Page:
I want to talk about something technical this week. Probably this is the reason why I switched to English.
For English- (or Chinese-)speaking foreigners, I think the biggest initial hurdle for German learning is grammatical gender. The way to tackle it, as advised, is to bruteforce remembering the article associated with the noun, such as die Zeitung, das Fenster, der Apfel. Germans claim they have the intuitive feelings to determine nouns’ gender. But they can’t describe intuitively how these “feelings” work as a set of rules. We know that some endings in German associate with grammatical gender, such as nouns end with “-keit” is almost always feminine. But these rules are fuzzy. For example, Vatter is Masculine, but Mutter and Schwester are feminine. Well, Fenster is neuter.
Does the feelings exist? I want to know. In order to find out, the easy way is to create an AI to guess the grammatical genders of nouns with the only information of character sequences. For example, can an AI predict the gender of the noun Apfel simply based on the character sequence of “A”, “p”, “f”, “e”, “l”?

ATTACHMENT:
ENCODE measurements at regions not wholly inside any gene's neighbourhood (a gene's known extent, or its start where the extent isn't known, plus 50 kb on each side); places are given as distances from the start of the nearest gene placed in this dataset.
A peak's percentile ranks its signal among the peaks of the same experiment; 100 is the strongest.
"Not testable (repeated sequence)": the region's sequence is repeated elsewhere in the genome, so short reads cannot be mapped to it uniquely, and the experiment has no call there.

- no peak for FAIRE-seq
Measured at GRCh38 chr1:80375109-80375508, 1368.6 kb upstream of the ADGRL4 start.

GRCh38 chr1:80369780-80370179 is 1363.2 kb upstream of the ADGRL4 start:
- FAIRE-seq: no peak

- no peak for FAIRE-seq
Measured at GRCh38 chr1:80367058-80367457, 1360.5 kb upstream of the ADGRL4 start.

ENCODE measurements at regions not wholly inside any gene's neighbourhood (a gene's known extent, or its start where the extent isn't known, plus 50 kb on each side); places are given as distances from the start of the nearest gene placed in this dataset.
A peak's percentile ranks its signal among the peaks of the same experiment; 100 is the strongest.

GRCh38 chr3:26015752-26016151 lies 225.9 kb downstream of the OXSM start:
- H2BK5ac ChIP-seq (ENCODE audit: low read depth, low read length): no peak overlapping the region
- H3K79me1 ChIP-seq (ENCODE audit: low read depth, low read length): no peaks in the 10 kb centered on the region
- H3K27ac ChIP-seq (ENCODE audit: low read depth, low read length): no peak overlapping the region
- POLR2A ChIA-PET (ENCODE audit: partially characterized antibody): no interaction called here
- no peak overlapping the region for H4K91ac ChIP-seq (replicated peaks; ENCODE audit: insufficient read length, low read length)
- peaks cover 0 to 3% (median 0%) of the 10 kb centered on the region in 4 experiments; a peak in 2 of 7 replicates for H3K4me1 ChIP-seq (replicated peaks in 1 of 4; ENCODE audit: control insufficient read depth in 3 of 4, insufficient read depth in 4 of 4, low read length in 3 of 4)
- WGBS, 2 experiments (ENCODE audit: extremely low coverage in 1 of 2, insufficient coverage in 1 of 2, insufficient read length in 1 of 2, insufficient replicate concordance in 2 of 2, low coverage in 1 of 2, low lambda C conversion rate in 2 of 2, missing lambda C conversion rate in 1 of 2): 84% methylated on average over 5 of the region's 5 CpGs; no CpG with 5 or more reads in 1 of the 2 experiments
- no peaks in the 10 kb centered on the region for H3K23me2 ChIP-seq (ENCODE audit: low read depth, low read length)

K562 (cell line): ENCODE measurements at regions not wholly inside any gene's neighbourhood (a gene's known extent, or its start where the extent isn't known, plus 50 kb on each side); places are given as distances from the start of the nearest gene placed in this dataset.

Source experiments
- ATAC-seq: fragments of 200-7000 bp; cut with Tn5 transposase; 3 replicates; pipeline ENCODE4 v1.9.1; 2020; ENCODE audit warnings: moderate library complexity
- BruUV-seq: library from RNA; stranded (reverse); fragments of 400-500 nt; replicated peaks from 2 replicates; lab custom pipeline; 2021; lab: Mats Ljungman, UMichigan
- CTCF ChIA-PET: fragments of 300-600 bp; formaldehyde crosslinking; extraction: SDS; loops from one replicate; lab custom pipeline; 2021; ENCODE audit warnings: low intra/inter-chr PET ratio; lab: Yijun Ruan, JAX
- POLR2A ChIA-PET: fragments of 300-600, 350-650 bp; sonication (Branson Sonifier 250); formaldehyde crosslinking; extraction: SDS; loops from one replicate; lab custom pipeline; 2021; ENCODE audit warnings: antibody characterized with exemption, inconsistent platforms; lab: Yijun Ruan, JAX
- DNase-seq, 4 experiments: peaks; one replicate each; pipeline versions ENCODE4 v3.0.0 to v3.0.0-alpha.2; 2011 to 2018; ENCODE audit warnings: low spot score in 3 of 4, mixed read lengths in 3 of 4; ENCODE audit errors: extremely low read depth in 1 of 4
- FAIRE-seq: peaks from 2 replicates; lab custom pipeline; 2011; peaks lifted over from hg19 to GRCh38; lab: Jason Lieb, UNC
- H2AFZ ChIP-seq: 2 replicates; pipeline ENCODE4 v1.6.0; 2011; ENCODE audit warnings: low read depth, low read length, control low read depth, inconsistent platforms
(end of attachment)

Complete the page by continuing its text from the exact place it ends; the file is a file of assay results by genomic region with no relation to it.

There are previous attempts to do that with simple machine learning tricks. For example, this blog post describes a Naive Bayes model with 73.3% accuracy. The problem with the approach is such model need to extract the features manually. I was curious why no one updates it with newer techniques such as deep learning.
The first step, of course, is to collect labelled data. I scraped a lot of German nouns with their associated gender. The first source is the Wikitionary. It has over 30,000 nouns. After I created the first two prototypes of the AI model, I discover there is actually an attempt to train an AI model to do that. It has a dataset with even more nouns. So, I combined the two sources together to obain a dataset of 329,876 nouns. I have doubt about this dataset because I can imagine it contains a lot of compound nouns such as: Schweinefleischetikettierungsüberwachungsaufgabenübertragungsgesetz. But anyway, I have a big dataset. What’s next?